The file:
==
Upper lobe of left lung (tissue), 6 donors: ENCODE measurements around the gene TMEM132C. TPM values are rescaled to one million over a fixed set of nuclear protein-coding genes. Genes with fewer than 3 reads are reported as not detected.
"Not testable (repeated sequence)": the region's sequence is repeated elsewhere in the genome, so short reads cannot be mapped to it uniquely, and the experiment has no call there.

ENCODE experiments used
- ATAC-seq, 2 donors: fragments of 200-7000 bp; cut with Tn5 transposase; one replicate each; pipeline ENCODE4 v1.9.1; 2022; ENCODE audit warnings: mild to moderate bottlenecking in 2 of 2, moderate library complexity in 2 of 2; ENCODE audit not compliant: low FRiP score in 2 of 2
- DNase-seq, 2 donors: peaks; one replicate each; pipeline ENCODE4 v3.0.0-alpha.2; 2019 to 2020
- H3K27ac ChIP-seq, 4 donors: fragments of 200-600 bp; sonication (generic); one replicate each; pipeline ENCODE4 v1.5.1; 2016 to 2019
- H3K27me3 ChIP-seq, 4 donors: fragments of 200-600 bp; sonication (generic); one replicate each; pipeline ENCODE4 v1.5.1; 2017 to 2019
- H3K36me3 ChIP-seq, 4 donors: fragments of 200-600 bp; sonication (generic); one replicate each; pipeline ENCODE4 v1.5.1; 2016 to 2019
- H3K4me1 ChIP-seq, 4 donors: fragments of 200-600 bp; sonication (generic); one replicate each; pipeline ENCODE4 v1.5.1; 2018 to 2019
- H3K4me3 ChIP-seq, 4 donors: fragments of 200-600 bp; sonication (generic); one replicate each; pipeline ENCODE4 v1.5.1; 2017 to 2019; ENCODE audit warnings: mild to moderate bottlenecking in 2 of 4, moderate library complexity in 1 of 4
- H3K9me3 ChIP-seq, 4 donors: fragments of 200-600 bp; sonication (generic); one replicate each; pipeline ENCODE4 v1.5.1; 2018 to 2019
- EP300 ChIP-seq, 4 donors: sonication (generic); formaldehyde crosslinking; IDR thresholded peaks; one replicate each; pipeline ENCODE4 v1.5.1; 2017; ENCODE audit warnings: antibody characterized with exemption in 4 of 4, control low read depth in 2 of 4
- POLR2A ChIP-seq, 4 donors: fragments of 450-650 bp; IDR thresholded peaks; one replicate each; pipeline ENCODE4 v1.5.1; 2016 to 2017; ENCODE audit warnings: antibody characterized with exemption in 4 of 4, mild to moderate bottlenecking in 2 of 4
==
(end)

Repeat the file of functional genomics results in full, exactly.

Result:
Upper lobe of left lung (tissue), 6 donors: ENCODE measurements around the gene TMEM132C. TPM values are rescaled to one million over a fixed set of nuclear protein-coding genes. Genes with fewer than 3 reads are reported as not detected.
"Not testable (repeated sequence)": the region's sequence is repeated elsewhere in the genome, so short reads cannot be mapped to it uniquely, and the experiment has no call there.

ENCODE experiments used
- ATAC-seq, 2 donors: fragments of 200-7000 bp; cut with Tn5 transposase; one replicate each; pipeline ENCODE4 v1.9.1; 2022; ENCODE audit warnings: mild to moderate bottlenecking in 2 of 2, moderate library complexity in 2 of 2; ENCODE audit not compliant: low FRiP score in 2 of 2
- DNase-seq, 2 donors: peaks; one replicate each; pipeline ENCODE4 v3.0.0-alpha.2; 2019 to 2020
- H3K27ac ChIP-seq, 4 donors: fragments of 200-600 bp; sonication (generic); one replicate each; pipeline ENCODE4 v1.5.1; 2016 to 2019
- H3K27me3 ChIP-seq, 4 donors: fragments of 200-600 bp; sonication (generic); one replicate each; pipeline ENCODE4 v1.5.1; 2017 to 2019
- H3K36me3 ChIP-seq, 4 donors: fragments of 200-600 bp; sonication (generic); one replicate each; pipeline ENCODE4 v1.5.1; 2016 to 2019
- H3K4me1 ChIP-seq, 4 donors: fragments of 200-600 bp; sonication (generic); one replicate each; pipeline ENCODE4 v1.5.1; 2018 to 2019
- H3K4me3 ChIP-seq, 4 donors: fragments of 200-600 bp; sonication (generic); one replicate each; pipeline ENCODE4 v1.5.1; 2017 to 2019; ENCODE audit warnings: mild to moderate bottlenecking in 2 of 4, moderate library complexity in 1 of 4
- H3K9me3 ChIP-seq, 4 donors: fragments of 200-600 bp; sonication (generic); one replicate each; pipeline ENCODE4 v1.5.1; 2018 to 2019
- EP300 ChIP-seq, 4 donors: sonication (generic); formaldehyde crosslinking; IDR thresholded peaks; one replicate each; pipeline ENCODE4 v1.5.1; 2017; ENCODE audit warnings: antibody characterized with exemption in 4 of 4, control low read depth in 2 of 4
- POLR2A ChIP-seq, 4 donors: fragments of 450-650 bp; IDR thresholded peaks; one replicate each; pipeline ENCODE4 v1.5.1; 2016 to 2017; ENCODE audit warnings: antibody characterized with exemption in 4 of 4, mild to moderate bottlenecking in 2 of 4